Nora Ephron. For most college students, the name rings like a faint hourly bell, dull and distant, just frequent enough to take notice. The screenwriter behind “When Harry Met Sally”? The author of Heartburn? Yes, and yes. The feared and revered literary icon, the unabashedly honest feminist, the self-proclaimed “relationship expert”? I had no idea.
The documentary opens with Nora Ephron reading an essay on an important family mantra, one recited by generations of Ephron women. A running ribbon throughout her wildly public life and puzzlingly private death, it’s also the title of this film: “Everything Is Copy.”
Using Nora’s life as “copy” for the script, Director Noah Bernstein take a page from her family book. It’s fitting. He’s her son.
We hear Bernstein’s voice in the narration; we see him on the screen. A journalist by training, he initially admits his discomfort with putting himself in the story.
Maybe he shouldn’t have admitted it so early on, right after the opening credits, because the early interview scenes, him sitting across the couch from Delia Ephron, appear forced and awkward. It’s as if his admitted uneasiness of putting himself in the film is contagious. Every time I heard him ask a question, I squirmed. Every time he appeared on screen, I cringed. When the camera finally cut from the couch to Delia’s face, I sighed in relief.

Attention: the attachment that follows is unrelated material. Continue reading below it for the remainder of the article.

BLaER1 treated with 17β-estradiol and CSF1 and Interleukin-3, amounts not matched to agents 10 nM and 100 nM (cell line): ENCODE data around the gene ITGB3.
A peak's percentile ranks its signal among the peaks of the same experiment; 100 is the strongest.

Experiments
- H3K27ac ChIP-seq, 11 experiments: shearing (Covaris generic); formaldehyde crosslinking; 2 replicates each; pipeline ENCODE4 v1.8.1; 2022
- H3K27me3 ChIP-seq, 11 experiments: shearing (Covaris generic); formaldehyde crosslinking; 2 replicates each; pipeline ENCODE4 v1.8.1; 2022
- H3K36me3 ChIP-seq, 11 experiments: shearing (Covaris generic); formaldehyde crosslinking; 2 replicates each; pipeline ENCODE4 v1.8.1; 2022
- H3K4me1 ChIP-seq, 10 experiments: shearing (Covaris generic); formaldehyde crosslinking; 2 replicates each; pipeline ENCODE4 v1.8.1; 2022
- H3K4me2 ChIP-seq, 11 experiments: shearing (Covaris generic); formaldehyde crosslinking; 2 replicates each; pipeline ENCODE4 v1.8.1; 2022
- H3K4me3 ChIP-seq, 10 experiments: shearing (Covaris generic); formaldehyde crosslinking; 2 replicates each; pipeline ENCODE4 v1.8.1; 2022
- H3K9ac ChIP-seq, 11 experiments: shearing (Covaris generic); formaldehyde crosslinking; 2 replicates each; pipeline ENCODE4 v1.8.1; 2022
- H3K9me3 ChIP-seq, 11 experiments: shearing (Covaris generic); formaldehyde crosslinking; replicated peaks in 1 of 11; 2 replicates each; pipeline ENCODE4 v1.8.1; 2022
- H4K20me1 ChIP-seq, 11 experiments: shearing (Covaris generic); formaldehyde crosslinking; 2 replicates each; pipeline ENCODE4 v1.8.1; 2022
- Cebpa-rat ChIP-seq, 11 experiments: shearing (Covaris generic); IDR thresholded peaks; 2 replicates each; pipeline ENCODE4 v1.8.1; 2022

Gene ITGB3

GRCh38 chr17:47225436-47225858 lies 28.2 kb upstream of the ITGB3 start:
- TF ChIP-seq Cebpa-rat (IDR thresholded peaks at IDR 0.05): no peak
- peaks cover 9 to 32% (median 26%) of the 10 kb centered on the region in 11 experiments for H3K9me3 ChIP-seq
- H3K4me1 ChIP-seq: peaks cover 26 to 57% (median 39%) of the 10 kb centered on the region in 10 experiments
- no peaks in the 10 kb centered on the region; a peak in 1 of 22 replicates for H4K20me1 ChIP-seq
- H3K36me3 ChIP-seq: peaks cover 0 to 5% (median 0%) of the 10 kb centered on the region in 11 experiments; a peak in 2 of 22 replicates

But maybe that was the point. This film isn’t just about Nora Ephron as the writer, sister, friend and wife, but about a son coming to terms with his mother’s sudden death. Ephron suffered from a blood disorder that she kept secret from him (and most of the world) for many years, before succumbing to leukemia in 2008.
This 90-minute reel unspools like a scrapbook of Nora’s life: her sisters and close friends provide voice-overs for old photographs, modern female icons like Lena Dunham read funny, biting snippets from her early essays, an interview with ex-husband, THE Carl Bernstein, reveals his take on their marriage as tabloid shots of their tumultuous divorce flicker on screen.
The film embeds short television clips from Nora’s interviews throughout the years. Though the older segments are sometimes grainy, the zing of her witty one-liners and abrasive, yet hilarious views remain fresh.
Like many 20-something women, I saw and loved “When Harry Met Sally.” Unlike most romantic comedies, the heroine is ambitious and confident, flawed but effortlessly funny.
After watching “Everything Is Copy,” it all makes sense. She wrote incredible screenplays because she was an incredible woman. This tribute to Nora Ephron is not just for writers and it’s not just for feminists. As young millennials trying to make our own marks, we could take notes from Ephron’s character and drive.